Lightcapture: I repeat, love all your video mini reviews! Long may it last!
Thanks for your support. We'll continue to try to make them better.
justmeMN: Sony includes 4K in their cameras, because they want to promote the sale of their 4K televisions. Camera companies that don't make televisions don't have that financial incentive.
Part of this video was shot in 4K, which allowed us to zoom-in on the footage, while retaining excellent levels of detail.
win39: What is it with the sound? I can barely hear it with the volume turned all the way up.
Is anyone else having this problem?
McIro: In this review of the new Sony RX 100 m4 it is mentioned that only specific memory card can be used to be able use all of the cameras features.
Would SanDisk SDSDXPB-064G-A46 - 64GB be such a card?
I've only found 64GB capacity card to comply with SDXC. Is this correct?
That is an SDXC card rated as speed class U3, so that will allow the use of all the camera's features (other cards *work*, they just don't allow the full range of features).
There are plenty of SDXC cards around, both larger and smaller, I believe.
Mike FL: "12.3% increase in net sales year-on-year" is almost having NO increasing "year-on-year".
Olympus reported in Yen, but Yen lost 14% "year-on-year" as seem from below:
In the other words, if Olympus is using USD for reporting, it will be "2% *decrease* in net sales year-on-year".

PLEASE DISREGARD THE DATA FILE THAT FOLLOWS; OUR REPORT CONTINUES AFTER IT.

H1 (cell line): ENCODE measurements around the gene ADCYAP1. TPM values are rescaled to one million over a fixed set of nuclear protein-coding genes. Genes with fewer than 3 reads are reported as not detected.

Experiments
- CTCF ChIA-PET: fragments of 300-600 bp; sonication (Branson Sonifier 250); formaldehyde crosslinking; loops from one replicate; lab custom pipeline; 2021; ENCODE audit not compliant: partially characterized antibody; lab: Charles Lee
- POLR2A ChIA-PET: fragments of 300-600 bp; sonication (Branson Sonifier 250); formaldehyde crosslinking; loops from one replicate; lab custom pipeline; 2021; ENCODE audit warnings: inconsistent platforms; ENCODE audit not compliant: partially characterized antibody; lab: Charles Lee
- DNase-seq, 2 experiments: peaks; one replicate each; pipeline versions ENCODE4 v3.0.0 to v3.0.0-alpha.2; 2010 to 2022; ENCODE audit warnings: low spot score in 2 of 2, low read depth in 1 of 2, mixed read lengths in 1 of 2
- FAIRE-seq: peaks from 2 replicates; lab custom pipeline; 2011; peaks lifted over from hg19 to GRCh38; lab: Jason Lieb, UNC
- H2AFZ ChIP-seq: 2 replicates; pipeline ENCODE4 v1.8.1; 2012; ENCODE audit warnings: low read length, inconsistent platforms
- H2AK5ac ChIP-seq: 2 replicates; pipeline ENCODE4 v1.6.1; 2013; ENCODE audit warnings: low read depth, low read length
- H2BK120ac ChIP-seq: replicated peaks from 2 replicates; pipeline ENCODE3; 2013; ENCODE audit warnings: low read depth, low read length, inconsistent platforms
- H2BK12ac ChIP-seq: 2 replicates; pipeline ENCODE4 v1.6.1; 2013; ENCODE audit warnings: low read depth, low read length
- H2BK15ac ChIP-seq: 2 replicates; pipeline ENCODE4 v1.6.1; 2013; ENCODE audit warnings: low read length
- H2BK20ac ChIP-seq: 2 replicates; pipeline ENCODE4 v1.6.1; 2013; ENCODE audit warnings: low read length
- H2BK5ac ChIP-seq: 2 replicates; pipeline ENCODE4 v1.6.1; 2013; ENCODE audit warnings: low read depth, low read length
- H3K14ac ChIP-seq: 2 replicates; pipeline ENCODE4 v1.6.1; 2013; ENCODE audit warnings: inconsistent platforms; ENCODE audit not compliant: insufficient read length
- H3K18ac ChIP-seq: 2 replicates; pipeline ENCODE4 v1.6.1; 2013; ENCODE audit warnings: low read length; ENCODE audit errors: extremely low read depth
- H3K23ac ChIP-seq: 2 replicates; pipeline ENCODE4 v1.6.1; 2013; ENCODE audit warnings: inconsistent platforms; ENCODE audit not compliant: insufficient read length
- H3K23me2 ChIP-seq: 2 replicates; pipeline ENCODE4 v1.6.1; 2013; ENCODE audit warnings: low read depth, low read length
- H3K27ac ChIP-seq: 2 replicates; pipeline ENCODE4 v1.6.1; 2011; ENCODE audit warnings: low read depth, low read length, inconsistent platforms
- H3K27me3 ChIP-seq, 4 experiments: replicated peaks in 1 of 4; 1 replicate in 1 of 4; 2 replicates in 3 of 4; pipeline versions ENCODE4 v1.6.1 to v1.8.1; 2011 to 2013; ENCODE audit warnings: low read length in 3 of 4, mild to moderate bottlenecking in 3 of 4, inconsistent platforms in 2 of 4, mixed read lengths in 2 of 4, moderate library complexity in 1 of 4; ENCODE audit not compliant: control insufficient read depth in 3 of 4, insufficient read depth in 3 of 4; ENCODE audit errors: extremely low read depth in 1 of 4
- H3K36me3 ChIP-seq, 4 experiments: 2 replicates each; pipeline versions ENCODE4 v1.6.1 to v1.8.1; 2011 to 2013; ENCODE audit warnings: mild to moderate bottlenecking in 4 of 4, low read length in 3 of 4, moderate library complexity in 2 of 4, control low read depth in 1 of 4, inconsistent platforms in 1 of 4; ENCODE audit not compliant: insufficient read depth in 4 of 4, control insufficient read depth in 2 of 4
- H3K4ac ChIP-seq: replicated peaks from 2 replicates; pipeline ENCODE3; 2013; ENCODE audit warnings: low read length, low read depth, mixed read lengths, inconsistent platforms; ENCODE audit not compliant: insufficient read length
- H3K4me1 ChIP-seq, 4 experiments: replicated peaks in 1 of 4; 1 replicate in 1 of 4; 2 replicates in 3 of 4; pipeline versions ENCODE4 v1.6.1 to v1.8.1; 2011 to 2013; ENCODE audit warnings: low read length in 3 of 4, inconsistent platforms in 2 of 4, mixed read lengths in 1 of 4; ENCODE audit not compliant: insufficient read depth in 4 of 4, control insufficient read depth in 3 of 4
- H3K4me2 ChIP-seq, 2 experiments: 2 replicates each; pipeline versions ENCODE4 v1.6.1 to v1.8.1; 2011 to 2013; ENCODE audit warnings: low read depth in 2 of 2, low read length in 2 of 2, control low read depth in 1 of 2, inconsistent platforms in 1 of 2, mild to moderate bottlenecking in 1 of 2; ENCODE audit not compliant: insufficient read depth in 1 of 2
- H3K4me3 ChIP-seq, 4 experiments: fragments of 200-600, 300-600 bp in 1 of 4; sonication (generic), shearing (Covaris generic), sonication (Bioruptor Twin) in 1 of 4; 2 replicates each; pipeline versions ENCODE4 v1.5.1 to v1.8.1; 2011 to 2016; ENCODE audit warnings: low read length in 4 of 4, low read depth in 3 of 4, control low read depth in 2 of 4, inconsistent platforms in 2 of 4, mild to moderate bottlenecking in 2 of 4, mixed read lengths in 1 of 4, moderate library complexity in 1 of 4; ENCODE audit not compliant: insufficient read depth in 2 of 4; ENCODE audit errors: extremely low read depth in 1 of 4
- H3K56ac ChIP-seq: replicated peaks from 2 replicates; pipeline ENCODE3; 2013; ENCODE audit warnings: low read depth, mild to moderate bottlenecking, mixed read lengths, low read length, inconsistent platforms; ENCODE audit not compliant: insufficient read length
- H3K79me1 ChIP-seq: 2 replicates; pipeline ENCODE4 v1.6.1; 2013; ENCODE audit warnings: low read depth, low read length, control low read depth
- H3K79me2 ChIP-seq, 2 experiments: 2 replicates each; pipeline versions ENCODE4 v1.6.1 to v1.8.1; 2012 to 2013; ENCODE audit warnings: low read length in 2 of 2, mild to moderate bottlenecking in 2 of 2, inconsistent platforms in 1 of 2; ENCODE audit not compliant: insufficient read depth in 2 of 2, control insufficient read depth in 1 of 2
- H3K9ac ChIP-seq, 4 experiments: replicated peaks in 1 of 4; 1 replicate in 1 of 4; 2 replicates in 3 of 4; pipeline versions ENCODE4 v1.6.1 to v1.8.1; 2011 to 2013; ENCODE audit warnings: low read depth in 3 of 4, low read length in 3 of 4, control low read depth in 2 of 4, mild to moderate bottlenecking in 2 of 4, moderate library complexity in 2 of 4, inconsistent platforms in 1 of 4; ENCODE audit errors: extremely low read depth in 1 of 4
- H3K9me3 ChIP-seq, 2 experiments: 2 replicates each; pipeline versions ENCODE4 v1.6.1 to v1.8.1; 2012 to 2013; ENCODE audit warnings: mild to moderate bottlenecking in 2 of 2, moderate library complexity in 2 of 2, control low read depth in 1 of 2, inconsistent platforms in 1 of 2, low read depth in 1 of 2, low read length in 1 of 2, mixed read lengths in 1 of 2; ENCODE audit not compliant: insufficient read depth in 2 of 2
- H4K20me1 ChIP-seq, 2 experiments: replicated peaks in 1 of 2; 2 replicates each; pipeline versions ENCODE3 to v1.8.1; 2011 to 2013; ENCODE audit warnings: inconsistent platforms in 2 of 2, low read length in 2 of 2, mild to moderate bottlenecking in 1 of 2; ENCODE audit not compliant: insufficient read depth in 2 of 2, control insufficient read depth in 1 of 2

Yes, that's right, decreasing instead of increasing.
The point about thinking in constant currency terms is fair (it's not about reporting in dollars, it's about cancelling out the effect of currency fluctuations).
However, the 12.3% figure is for the company as a whole. The mirrorless figures of +26% by value and +25% by volume are pretty solid, even if some of the value hike comes from a weakening Yen.
Combatmedic870: How did I miss this event in Portland?!?!? Where was this?!?
Please do, ric63.
@ric63 - named *for* its cement (another form of Portland, Dorset reference, [according to Wikipedia](https://en.wikipedia.org/wiki/Portland_cement)).
I only got as far as Katoomba on my trip to NSW last year, so didn't make it out to Portland.
ric63 - Wikipedia suggests Portland, VIC is named after the 3rd Duke of Portland, his title referring to the small chunk of land off the south coast of England from which Portland, Maine takes its name.
So, interestingly, those three names all ultimately relate back to a [small peninsula](https://en.wikipedia.org/wiki/Isle_of_Portland), but only one of them directly takes its name from there.
Portland, Oregon. The one named after Portland, Maine, (on the result of a coin toss, I believe).